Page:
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Davidson v. Colvin

United States District Court, D. Kansas

May 21, 2015

CAROLYN W. COLVIN, Commissioner of Social Security, Defendant.


KATHRYN H. VRATIL, District Judge.

Richard A. Davidson appeals the final decision of the Commissioner of Social Security to deny disability insurance benefits under Title II of the Social Security Act ("SSA"), 42 U.S.C. §§ 401 et seq., and supplemental security income ("SSI") under Title XVI of the Social Security Act, 42 U.S.C. §§ 1381 et seq. For reasons set forth below, the Court reverses the decision of the Commissioner and remands the case for further proceedings.

I. Procedural Background

On September 4, 2009, plaintiff filed an application with the Social Security Administration for disability insurance benefits and SSI. Plaintiff's application was denied initially and on reconsideration. On December 8, 2011, an administrative law judge ("ALJ") conducted a hearing. See Transcript Of Administrative Record (Doc. #9) filed June 27, 2013 ("Tr.") at 20-44. On December 19, 2011, the ALJ concluded that plaintiff was not under a disability as defined in the SSA and that he was not entitled to benefits. Tr. 12-19. On February 15, 2013, the Appeals Council denied plaintiff's request for review. Tr. 1-6. Plaintiff appeals the final decision of the Commissioner to this Court. See 42 U.S.C. § 405(g), (h).

II. Factual Background

The following is a brief summary of evidence presented to the ALJ.

Plaintiff was born on November 24, 1959. At the time of the hearing, he was 52 years old. Tr. 25. Plaintiff dropped out of high school and passed the General Educational Development test. Id. He last worked in August of 2009 as an electronics test operator. Id. He has also worked as a forklift operator and truck maintenance worker Tr. 26-27.

A. Medical Evidence

In March of 2008, psychologist Avner Stern, Ph.D., performed a disability determination examination of plaintiff. Plaintiff reported that because of a club foot, he had difficulty walking, suffered a lot of pain and drank heavily. Tr. 255. Plaintiff stated that on a daily basis he drank until he passed out, and also used marijuana and pain medication when he could obtain it. Plaintiff reported that he often felt depressed and that six years earlier, he tried to commit suicide after his daughter died. Dr. Stern formed the following diagnostic impressions:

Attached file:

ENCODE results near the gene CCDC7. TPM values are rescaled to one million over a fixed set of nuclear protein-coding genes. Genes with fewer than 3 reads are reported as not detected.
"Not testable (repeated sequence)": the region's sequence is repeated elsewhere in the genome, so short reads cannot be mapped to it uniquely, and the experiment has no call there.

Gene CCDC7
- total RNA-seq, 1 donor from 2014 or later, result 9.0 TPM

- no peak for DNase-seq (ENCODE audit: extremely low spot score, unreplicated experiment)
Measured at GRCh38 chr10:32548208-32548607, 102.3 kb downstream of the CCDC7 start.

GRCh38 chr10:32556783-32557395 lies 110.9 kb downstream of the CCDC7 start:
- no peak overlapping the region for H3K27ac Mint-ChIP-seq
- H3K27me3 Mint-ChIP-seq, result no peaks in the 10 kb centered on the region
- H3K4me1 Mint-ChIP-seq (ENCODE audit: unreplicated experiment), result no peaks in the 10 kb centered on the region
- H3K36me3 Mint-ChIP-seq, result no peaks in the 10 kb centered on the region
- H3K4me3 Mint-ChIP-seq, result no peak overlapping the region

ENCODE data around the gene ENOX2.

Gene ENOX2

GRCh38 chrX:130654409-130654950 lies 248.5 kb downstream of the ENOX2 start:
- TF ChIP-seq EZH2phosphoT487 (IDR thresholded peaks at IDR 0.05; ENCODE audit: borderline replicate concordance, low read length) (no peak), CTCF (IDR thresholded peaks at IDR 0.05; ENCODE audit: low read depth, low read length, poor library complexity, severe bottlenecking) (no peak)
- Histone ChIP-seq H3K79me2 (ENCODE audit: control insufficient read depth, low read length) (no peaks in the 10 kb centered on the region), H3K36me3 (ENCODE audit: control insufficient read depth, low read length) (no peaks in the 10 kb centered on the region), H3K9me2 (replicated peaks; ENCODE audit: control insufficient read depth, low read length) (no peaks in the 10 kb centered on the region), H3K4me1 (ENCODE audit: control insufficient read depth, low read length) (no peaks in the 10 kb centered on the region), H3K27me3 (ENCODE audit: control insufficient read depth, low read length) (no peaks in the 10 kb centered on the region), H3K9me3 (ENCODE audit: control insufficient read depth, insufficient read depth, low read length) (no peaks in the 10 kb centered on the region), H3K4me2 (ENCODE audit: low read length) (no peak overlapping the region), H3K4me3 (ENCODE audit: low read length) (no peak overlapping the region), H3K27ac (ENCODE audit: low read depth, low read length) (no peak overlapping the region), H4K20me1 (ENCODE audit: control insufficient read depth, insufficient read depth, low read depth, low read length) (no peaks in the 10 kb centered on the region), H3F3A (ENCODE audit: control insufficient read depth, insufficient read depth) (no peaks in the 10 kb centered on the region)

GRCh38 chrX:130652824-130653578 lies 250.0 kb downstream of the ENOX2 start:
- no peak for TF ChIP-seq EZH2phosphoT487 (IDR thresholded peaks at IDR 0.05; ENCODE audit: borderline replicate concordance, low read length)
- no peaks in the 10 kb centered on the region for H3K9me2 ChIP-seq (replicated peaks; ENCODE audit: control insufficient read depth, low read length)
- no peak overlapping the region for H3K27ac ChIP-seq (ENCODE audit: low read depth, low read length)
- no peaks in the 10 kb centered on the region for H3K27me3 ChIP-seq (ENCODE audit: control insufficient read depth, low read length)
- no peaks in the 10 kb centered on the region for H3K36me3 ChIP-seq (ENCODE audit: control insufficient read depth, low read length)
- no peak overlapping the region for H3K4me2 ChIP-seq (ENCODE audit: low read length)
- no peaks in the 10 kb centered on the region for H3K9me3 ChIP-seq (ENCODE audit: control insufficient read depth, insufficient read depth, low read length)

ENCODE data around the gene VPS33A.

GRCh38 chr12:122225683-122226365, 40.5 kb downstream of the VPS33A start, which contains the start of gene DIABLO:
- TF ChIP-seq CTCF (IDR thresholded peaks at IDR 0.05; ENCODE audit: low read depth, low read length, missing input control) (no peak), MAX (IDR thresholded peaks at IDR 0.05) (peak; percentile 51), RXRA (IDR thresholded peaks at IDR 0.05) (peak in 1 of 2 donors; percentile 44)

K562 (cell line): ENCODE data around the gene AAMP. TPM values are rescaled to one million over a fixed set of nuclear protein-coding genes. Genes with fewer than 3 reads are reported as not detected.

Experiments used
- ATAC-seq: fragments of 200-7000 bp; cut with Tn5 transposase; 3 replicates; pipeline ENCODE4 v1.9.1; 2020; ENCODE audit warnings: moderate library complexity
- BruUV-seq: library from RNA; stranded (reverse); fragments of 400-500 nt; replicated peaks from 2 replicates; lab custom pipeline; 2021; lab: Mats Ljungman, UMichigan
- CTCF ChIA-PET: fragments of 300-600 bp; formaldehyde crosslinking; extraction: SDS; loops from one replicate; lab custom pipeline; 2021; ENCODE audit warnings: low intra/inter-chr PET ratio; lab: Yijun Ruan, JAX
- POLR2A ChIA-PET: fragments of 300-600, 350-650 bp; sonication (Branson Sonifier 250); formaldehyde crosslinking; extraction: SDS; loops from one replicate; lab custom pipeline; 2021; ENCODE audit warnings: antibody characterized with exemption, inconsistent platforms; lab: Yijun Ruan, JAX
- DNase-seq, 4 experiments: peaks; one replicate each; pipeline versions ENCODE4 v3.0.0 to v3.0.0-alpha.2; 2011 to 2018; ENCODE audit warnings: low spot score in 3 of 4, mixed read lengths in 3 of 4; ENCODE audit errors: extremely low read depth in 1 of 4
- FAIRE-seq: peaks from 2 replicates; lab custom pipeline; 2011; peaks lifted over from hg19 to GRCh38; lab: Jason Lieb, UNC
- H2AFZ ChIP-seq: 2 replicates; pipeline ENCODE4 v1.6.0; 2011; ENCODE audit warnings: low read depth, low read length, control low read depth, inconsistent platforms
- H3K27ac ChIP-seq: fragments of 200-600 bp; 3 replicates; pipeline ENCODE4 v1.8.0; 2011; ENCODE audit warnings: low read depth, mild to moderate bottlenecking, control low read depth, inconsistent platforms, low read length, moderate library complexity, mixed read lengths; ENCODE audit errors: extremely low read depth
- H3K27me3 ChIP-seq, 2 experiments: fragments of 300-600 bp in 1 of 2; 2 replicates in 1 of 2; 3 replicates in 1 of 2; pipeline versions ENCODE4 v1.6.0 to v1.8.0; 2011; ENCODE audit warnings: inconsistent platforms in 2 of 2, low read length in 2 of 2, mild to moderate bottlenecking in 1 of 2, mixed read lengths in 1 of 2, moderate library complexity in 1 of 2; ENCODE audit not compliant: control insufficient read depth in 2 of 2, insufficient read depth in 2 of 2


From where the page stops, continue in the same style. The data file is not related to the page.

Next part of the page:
Overall, [plaintiff] is able to perform activities of daily living, to understand forcible [sic] tasks, and to sustain concentration over an eight hour day. He is likely to have difficulty working with others because of his irritability. He has a history of substance abuse which has curtailed his ability to maintain employment. He is currently not being treated and therefore the pattern of losing his job is likely to continue. Because of his substance abuse, he is unable to manage funds without assistance.

Tr. 256.

On December 12, 2009, John S. Bleazard, D.O., examined plaintiff for a disability evaluation. Tr. 282-285. Plaintiff reported that he has a club foot on his left side, has had multiple corrective surgeries and takes hydrocodone as needed for pain. Tr. 282. Plaintiff stated that during the night, he awakes 24 times due to ankle pain and that in the morning, he suffers stiffness in his ankle for two hours. Id. Plaintiff estimated that he can sit for 90 minutes, stand for five minutes and walk for five minutes. Id. Plaintiff reported a history of depression for which he takes Prozac. Id. Dr. Bleazard performed a physical examination and found as follows:

[Plaintiff] has a history of clubbed foot, left side. Today, he walks with a wide-based gait. He is limping slightly to the left, but station is stable. There is atrophy of the left calf as compared to the right with 4/5 remaining strength in the distal left lower extremity. There was some difficulty with orthopedic maneuvers. There is limited range of motion in the left ankle appreciated. * * *